Luthier Tips du Jour Mailbag - CA Glue

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In this episode, Robbie O’Brien answers a viewer’s question about CA glue and provides examples of its use in lutherie.

Video Transcription

[on-screen text reads: Luthier Tips du Jour Mailbag]

Mailbag question: Can you show me some examples of when you should use CA glue?

Robert O'Brien: Today's tips to your mailbag question comes from California. "Dear Robert, I have heard you mention CA glue in your videos before. Can you show some examples of when you would use it? Glenn, in California."

Glenn, CA glue is a very powerful, quick drying adhesive that hardens immediately and therefore has many uses in Lutherie as well as in woodworking in general. It will bond anything to almost anything, including your fingers or other body parts to your project, and therefore I recommend having some solvent nearby when using it. Also, all CA glues are not created equal. When I need a reliable high strength permanent bond, I use a brand called Hot Stuff that I get from Satellite City. It comes in several thicknesses and even user-friendly odorless versions for those that are susceptible to the irritation of regular CA glue.

When I use CA glue in my shop

So here are some examples of when I would use CA glue in my shop.

Repairing hairline cracks

All right, I just got done thicknessing, a beautiful set of Honduran rosewood, and I found a very small hairline crack right along there, so I need to fix that. First of all, I'm going to mark it so I can see it clearly, and if you catch these things before you start working the wood, you can go ahead and fix them and continue working with the wood. To fix the crack, I'm going to use thin viscosity CA Glue. This is called Hot Stuff. It's made by Satellite City and I get it from LMI. I'm also going to use their accelerator. I'm going to place a piece of newspaper under the board, that way I don't glue it to my bench. To apply the glue I'm going to use this special applicator here. Just goes on the top of the glue bottle. It allows you to strategically place just a very small drop. You could also use a pipette.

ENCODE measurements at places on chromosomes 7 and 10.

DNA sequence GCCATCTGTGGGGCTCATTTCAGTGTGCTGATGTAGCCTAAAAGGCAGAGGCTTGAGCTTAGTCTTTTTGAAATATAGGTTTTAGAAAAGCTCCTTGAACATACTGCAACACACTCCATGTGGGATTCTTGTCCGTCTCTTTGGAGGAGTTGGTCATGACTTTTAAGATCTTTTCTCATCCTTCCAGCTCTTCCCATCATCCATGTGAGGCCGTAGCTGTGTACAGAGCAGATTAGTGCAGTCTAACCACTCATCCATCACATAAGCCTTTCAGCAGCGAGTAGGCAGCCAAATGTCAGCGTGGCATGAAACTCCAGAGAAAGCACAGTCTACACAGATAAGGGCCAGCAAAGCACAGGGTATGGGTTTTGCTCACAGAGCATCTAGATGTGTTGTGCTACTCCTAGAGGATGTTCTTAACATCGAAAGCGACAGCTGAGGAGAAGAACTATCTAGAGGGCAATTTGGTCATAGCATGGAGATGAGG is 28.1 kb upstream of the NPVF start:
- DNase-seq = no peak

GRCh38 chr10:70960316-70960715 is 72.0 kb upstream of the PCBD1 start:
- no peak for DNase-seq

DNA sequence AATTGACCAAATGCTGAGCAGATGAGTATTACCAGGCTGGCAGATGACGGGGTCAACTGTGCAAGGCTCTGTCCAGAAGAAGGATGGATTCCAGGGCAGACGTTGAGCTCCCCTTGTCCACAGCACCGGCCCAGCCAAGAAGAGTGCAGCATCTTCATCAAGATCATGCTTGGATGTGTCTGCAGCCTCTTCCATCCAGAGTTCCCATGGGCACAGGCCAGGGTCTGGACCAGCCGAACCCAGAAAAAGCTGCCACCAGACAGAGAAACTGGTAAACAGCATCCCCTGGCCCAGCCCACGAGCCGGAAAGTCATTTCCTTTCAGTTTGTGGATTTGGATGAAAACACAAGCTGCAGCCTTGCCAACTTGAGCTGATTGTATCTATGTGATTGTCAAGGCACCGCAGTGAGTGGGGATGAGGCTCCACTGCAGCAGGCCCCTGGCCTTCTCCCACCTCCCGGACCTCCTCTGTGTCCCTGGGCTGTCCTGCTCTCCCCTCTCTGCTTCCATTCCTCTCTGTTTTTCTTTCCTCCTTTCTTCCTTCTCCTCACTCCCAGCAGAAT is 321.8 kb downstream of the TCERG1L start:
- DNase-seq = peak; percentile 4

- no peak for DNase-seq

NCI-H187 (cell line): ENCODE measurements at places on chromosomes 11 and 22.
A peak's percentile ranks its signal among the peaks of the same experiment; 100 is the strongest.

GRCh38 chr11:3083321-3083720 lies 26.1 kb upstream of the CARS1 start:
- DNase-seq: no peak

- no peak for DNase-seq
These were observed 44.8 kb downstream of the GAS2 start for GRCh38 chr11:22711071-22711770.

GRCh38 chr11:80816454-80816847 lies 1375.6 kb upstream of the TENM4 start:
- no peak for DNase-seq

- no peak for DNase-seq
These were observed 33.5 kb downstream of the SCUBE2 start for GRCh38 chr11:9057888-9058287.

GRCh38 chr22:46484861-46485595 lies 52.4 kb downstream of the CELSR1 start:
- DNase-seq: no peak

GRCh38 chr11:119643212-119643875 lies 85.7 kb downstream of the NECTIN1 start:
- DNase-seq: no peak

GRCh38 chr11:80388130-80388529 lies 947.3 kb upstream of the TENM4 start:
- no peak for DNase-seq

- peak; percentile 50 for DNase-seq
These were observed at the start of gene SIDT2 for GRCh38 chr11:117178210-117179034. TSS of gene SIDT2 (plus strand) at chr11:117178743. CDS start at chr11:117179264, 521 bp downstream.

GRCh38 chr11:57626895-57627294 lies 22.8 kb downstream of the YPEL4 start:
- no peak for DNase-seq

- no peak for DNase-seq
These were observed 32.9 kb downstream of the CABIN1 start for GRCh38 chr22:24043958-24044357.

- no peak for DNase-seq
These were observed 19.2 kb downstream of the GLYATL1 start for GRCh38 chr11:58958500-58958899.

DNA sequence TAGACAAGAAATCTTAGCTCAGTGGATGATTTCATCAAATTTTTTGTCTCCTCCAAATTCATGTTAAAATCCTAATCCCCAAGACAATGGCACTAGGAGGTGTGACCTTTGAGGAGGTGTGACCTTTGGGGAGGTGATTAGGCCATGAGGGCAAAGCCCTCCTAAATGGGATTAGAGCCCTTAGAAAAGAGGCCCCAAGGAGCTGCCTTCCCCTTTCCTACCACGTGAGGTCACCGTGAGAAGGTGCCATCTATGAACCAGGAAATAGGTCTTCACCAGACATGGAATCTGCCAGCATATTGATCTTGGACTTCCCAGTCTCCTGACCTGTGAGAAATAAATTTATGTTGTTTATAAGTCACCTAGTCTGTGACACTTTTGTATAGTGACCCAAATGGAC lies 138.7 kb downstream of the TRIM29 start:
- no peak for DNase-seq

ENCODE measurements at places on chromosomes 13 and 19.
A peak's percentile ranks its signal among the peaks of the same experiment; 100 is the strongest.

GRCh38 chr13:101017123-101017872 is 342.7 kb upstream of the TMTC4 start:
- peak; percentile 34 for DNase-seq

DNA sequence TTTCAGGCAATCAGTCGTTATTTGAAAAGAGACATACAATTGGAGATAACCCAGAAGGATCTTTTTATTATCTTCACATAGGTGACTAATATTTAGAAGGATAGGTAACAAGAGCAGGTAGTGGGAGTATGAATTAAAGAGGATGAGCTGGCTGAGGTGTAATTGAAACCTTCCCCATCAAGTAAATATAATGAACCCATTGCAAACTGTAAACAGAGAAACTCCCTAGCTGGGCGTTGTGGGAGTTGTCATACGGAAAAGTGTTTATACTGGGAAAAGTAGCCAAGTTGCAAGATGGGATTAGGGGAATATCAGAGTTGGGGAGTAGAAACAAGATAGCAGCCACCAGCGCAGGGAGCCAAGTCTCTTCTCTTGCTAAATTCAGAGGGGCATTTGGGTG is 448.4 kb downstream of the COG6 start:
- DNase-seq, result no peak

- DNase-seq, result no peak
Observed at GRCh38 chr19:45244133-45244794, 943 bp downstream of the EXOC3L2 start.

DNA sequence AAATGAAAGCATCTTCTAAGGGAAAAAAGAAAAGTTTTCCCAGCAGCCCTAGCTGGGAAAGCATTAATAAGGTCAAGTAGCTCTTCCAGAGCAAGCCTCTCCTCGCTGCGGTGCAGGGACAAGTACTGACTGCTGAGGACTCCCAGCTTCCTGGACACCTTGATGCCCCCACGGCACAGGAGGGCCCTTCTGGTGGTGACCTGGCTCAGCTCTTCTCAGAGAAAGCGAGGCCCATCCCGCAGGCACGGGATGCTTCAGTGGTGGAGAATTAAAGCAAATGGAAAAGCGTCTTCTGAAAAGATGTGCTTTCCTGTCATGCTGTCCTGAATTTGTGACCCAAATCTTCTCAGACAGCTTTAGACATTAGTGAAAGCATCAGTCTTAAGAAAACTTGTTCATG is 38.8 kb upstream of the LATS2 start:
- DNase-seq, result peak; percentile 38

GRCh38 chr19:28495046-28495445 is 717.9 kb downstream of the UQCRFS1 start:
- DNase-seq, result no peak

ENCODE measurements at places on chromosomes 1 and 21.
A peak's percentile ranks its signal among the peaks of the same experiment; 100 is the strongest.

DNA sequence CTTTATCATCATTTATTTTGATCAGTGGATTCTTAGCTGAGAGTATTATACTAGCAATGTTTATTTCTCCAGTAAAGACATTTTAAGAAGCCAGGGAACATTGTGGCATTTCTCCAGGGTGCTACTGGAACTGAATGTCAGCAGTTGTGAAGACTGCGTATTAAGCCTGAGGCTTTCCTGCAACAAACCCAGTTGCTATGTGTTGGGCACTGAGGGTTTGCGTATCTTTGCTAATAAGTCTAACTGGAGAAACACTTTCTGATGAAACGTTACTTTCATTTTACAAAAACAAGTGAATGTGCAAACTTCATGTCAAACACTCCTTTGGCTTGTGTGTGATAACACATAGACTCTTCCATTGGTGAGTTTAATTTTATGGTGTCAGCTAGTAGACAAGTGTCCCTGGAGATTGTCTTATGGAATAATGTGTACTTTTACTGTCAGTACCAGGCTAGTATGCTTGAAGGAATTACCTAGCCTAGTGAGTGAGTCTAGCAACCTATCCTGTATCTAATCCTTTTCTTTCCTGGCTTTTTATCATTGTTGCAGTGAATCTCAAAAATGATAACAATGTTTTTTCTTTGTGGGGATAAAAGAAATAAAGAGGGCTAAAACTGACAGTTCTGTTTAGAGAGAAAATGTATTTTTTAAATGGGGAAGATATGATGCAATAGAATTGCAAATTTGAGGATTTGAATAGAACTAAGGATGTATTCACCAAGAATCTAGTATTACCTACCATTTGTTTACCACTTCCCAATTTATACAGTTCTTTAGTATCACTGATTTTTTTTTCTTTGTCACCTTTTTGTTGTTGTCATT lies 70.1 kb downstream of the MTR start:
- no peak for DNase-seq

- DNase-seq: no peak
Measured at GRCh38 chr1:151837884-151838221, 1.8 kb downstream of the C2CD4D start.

Let's find the crack and just put some of the glue on. It will wick right in because it's a very watered down glue. It's thin viscosity. Just let it work its way right down in there. You may find that it even comes out on the other side a little bit, which is fine. That's what we want. Now I'm going to hit it with just a little bit of the accelerator. I'm not going to get right on it like this because the quicker the glue dries, it has a tendency to create heat and bubbles and creates little white voids in there. I'm going to back up a little bit and mist it, and that's all it takes. I might as well hit the other side while I'm at it, and that's all it takes. Now if you want to take your scraper, come in and clean off some of that glue before you put it to your sander, your sander will thank you.